In many states, if you have separately owned property that increased in value during your marriage, that increase is considered marital property in a divorce.
Active Appreciation v. Passive Appreciation
Some states differentiate between active and passive appreciation when deciding if the increase in the value of separate property should be considered as marital property.
Defining Active and Passive Appreciation
Active appreciation is appreciation that was created as a result of direct or indirect efforts of the other spouse. Here’s an example: your wife helped you grow your business through providing advice or did household chores or fed the kids while you went on a business trip or stayed later at work. Passive appreciation is appreciation that stems from outside sources – examples include supply and demand and inflation.
Property Considerations with Marital Property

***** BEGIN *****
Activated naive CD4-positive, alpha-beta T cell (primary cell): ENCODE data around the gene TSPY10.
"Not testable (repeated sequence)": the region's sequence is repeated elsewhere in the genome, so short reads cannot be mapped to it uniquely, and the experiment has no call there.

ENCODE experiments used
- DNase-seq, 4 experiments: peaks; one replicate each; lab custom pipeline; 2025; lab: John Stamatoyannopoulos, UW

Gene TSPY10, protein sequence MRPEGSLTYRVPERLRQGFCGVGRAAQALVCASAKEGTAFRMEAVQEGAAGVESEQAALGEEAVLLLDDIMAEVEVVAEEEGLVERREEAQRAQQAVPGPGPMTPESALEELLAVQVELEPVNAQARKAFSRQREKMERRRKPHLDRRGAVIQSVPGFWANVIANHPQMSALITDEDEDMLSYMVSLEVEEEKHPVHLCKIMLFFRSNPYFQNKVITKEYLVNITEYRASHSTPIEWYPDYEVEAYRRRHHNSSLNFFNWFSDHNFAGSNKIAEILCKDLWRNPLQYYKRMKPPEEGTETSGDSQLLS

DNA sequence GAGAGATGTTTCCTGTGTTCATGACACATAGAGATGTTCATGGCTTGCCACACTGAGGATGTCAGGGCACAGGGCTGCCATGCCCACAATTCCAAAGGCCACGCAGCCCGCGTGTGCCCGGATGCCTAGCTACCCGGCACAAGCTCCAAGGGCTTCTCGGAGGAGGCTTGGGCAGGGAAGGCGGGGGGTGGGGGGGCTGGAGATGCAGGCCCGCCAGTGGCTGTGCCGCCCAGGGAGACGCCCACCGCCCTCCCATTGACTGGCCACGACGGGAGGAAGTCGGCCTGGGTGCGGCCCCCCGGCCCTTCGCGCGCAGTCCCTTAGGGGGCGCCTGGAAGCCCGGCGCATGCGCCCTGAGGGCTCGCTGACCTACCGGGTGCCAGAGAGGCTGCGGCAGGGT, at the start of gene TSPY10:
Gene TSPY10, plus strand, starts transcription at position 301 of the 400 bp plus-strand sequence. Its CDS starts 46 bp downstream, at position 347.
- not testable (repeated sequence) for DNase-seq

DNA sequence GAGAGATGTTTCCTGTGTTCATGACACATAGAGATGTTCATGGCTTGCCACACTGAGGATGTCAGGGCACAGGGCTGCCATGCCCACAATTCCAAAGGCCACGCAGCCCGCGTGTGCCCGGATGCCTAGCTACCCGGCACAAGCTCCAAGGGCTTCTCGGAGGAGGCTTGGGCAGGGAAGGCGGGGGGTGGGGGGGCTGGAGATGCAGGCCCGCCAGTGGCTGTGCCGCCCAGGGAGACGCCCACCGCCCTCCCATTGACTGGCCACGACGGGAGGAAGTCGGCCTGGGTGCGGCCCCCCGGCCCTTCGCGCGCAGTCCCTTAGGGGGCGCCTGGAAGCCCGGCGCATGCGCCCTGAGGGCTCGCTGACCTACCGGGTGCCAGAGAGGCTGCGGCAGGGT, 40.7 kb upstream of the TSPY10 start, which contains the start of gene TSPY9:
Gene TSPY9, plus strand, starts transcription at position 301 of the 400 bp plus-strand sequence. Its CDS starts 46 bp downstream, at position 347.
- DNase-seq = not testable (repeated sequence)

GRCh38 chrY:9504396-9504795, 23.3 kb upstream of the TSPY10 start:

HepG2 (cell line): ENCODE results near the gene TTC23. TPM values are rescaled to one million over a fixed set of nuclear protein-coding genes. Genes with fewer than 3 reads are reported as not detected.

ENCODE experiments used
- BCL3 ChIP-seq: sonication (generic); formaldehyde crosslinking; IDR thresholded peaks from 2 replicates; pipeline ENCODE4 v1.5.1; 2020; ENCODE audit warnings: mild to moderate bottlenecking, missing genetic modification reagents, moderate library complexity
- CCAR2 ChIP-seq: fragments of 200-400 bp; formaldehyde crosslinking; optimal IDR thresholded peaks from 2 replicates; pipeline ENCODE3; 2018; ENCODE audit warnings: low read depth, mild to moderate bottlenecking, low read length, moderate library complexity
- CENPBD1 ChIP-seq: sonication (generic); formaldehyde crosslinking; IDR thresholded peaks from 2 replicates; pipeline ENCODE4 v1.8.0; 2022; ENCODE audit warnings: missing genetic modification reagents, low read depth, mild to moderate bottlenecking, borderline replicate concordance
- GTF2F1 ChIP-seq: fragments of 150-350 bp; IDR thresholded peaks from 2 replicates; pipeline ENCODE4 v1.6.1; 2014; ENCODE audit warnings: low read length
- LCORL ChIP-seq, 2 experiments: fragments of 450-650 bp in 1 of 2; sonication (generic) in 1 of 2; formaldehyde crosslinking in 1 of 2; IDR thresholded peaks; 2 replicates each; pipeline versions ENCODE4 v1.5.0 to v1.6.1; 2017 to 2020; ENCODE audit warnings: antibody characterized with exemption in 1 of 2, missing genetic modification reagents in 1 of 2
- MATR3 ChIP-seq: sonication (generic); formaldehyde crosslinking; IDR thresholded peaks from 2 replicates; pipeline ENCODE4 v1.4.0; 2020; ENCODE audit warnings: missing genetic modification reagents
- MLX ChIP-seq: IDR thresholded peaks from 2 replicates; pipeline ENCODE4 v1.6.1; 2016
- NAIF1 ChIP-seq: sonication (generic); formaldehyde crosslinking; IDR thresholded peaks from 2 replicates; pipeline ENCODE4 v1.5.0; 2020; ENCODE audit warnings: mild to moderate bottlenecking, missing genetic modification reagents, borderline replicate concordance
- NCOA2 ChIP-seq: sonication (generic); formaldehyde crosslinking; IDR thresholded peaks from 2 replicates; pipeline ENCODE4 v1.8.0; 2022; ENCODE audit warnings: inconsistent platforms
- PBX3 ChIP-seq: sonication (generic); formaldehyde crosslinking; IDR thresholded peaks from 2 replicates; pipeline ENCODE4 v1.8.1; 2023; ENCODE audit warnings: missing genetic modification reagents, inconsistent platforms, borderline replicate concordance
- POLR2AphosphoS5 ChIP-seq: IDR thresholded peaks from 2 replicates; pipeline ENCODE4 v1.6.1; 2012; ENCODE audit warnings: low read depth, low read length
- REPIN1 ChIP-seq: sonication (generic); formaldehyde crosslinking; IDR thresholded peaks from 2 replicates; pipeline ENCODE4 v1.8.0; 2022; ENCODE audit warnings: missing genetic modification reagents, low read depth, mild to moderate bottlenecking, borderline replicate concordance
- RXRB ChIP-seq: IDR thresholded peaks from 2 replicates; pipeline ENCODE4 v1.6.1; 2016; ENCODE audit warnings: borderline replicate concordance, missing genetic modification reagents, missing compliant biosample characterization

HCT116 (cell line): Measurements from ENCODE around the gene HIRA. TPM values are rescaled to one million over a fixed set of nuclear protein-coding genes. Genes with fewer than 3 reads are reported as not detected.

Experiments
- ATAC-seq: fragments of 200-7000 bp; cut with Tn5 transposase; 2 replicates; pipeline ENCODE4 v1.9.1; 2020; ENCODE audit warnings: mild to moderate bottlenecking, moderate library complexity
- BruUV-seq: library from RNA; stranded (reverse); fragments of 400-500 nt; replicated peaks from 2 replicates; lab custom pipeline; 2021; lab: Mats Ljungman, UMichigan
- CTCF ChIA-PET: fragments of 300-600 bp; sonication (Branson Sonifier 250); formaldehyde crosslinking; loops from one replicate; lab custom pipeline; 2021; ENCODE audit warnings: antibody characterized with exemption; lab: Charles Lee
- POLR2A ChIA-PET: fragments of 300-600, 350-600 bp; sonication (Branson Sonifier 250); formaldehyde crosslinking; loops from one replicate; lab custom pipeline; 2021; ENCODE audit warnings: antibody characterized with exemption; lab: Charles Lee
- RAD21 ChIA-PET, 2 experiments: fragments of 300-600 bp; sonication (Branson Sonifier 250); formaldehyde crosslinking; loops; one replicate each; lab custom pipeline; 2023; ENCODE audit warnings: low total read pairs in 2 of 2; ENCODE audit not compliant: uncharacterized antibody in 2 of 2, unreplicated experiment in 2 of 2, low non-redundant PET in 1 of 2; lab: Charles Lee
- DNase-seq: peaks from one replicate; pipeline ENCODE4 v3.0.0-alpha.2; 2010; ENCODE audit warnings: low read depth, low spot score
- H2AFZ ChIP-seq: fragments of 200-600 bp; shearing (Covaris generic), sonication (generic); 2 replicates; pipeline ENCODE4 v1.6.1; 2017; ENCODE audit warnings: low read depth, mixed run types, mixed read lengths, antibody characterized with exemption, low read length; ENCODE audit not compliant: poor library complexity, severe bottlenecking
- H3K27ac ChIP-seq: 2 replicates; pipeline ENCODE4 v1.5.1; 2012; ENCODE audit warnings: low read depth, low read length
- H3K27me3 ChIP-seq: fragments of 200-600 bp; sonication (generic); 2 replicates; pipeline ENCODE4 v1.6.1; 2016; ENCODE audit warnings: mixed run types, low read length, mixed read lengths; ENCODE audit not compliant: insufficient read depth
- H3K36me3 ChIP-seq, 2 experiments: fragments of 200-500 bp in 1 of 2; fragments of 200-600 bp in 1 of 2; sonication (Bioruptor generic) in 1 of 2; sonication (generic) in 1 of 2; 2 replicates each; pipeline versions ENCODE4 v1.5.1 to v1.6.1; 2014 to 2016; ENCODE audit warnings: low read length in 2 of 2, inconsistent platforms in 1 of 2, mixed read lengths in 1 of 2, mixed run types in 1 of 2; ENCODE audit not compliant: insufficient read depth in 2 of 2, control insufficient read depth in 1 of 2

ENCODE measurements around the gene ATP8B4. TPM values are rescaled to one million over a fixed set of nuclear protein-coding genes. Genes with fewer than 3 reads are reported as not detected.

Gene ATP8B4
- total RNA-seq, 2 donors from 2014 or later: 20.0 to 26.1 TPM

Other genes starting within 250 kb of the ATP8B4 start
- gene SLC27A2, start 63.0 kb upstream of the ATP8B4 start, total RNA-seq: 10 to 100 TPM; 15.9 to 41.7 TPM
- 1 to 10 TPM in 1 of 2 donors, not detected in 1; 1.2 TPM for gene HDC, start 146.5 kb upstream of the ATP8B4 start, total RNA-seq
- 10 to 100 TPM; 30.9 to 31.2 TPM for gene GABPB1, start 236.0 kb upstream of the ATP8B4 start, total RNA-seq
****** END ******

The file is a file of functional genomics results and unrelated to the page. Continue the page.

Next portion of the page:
It is also very important for you to know if you reside in a Community Property State or an Equitable Distribution State. In Community Property states the state considers both spouses to be equal owners of all marital property. In these states 50-50 split is the rule. The Community Property States include: Arizona, California, Idaho, Louisiana, Nevada, New Mexico, Texas, Washington and Wisconsin. The remaining states are Equitable Distribution states. In these states settlements should be fair and equitable, but they do not need to be equal. Some factors taken into account when dividing assets are: length of the marriage, income or property brought into the marriage by each spouse, standard of living established during the marriage. Because there are so many factors and things to consider it is advised to seek the advice of a divorce attorney that can help walk you through the divorce and settlement process. For advice on divorce and property division and all it’s aspects, you need the expert law firm of Korol and Velen, certified family law specialists. Schedule a consultation today.